Why not a little bit higher? I thought the reason may be that letting the sensor sort of soak in light might be better than increasing the strobe output and exposing for a shorter time.

    Now, I know in the studio you guys use the strobes and the shutter speed at that small aperture does not really matter and the sensor will be exposed for that brief ~1/2000s but my question is more general. Is the relationship between the two linear or there is an optimum exposure that should be used?

    Thanks!

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    Re: A Top Model ... In the Studio!

    Hi Ali,

    It really all comes down to a couple of things ...

    1. In the studio the speed has to be high enough so ambient light doesn't affect the exposure, and

    2. And it has to be under X-Sync speed or (at best) only part of the sensor gets exposed.

    In reality I can go a little higher (up to about 1/160th) with studio strobes (higher with 580EXes, which have better timing up to 1/300th (on 1D3 camera) and then switch to HSS mode), but I usually just dial in 1/125th and forget about it. "Soaking" etc doesn't come into it (it's not like soaking a T-shirt in bleach) - sensor doesn't care It takes a bit of getting ones head around, but even if I could shoot at a higher shutterspeed I still wouldn't have to increase the strobe output until I got above 1/2000th (using a theoretical camera with no X-Speed resprictions and perfect syncronisation); in the studio - at regular shutterspeeds - most of the time no exposure is occuring when the shutter is open ... so as long as their is sufficient time for it to occur (ie just 1/2000th of a second) then the rest doesn't matter, and flash intensity doesn't need to be changed with changes in shutterspeed.

    Does that answer the question?

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    Re: A Top Model ... In the Studio!

    I like #3 best (intriguing pose, great light on her face, plus with this angle her face looks more attractive), although I don't know why I don't like the white background - the neutral greyish background in #1 looks better to me. Plus, something slightly darker than the white would maybe better contrast with her clothes, and make the eyes make bigger impact? I dunno, I'm no expert, but I would give it a try. Can I borrow your daughter for a session or two?

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    Re: A Top Model ... In the Studio!

    Quote Originally Posted by agaace View Post
    I like #3 best (intriguing pose, great light on her face, plus with this angle her face looks more attractive), although I don't know why I don't like the white background - the neutral greyish background in #1 looks better to me. Plus, something slightly darker than the white would maybe better contrast with her clothes, and make the eyes make bigger impact? I dunno, I'm no expert, but I would give it a try. Can I borrow your daughter for a session or two?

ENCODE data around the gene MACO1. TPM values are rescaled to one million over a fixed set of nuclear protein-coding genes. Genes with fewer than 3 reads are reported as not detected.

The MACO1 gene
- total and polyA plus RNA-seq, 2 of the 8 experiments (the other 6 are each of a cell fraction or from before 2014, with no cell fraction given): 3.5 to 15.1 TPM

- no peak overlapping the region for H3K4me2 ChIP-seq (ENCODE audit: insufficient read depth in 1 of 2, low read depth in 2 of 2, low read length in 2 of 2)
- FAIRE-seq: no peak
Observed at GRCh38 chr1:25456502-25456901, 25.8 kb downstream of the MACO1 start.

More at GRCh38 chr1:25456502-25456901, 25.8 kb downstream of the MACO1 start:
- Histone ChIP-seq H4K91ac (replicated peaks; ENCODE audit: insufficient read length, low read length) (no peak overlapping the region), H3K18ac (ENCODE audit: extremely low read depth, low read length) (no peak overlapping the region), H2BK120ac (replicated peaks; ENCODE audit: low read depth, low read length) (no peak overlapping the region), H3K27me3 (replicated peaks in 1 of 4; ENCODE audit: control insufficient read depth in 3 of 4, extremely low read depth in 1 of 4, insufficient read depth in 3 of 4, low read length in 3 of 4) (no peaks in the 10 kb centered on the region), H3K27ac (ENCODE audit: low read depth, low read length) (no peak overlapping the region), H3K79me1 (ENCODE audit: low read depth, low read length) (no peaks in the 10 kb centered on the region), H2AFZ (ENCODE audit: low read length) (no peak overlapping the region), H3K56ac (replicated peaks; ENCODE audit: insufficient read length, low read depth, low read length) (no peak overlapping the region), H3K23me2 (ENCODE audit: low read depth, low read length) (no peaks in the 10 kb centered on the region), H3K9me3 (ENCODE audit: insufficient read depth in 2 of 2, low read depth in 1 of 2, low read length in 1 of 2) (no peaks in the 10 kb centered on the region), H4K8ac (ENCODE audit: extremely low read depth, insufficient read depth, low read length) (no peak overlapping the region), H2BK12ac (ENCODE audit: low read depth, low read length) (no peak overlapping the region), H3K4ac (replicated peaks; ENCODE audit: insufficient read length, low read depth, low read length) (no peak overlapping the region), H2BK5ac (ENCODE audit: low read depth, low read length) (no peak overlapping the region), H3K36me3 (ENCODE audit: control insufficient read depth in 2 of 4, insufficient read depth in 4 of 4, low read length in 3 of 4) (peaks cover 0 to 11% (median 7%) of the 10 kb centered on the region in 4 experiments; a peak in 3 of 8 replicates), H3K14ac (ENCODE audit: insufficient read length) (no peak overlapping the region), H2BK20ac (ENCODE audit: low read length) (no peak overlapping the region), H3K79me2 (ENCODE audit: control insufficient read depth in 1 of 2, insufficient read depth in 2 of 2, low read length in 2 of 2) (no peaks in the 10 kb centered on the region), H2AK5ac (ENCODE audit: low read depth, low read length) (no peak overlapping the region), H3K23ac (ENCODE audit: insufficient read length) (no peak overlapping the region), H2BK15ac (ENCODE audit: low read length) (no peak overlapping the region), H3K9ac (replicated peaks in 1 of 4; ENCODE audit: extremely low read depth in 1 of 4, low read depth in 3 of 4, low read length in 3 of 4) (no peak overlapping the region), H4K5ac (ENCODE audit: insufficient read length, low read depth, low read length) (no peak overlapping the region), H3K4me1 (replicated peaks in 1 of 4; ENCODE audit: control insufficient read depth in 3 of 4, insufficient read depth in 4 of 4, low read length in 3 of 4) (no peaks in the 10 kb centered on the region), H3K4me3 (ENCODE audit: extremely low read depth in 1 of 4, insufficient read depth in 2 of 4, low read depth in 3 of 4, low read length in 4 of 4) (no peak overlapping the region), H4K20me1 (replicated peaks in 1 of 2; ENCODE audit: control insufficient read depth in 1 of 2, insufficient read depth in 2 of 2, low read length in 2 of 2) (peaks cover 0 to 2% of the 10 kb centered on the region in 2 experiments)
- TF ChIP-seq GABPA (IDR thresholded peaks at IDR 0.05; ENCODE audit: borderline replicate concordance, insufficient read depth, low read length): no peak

Thanks Agata,

    It was primarily just a studio test to workout what it took to nuke a background properly (actually the same white cloth used in all 3 shots - just that there's no illumination on it on the first) (actually, if nothing else, it probably gives a good indication of how light falls off - many photographers struggle to get pure white backgrounds, and this is why ... the ONLY way to do it properly is to light them seperately).

    You're welcome to borrow her -- the standing joke would of course be "but only if you promise not to bring her back" ... but I really love her dearly! (She has the "kate moss" look, and the "Naomi Campbell" temperament!

  19. #19
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    Re: A Top Model ... In the Studio!

    Quote Originally Posted by Colin Southern View Post
    Does that answer the question?
    Yes, it does, thanks!

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    Re: A Top Model ... In the Studio!

    Hi Colin,

    Picking up on Agata's view of the background, I tend to agree, to me it's looking well blown and possibly leaking over adjacent pixel's details (hair, etc.).

    In your terminology, forget the 'nuke' and try something a little less powerful, perhaps a conventional 'grand slam' instead?

    Cheers,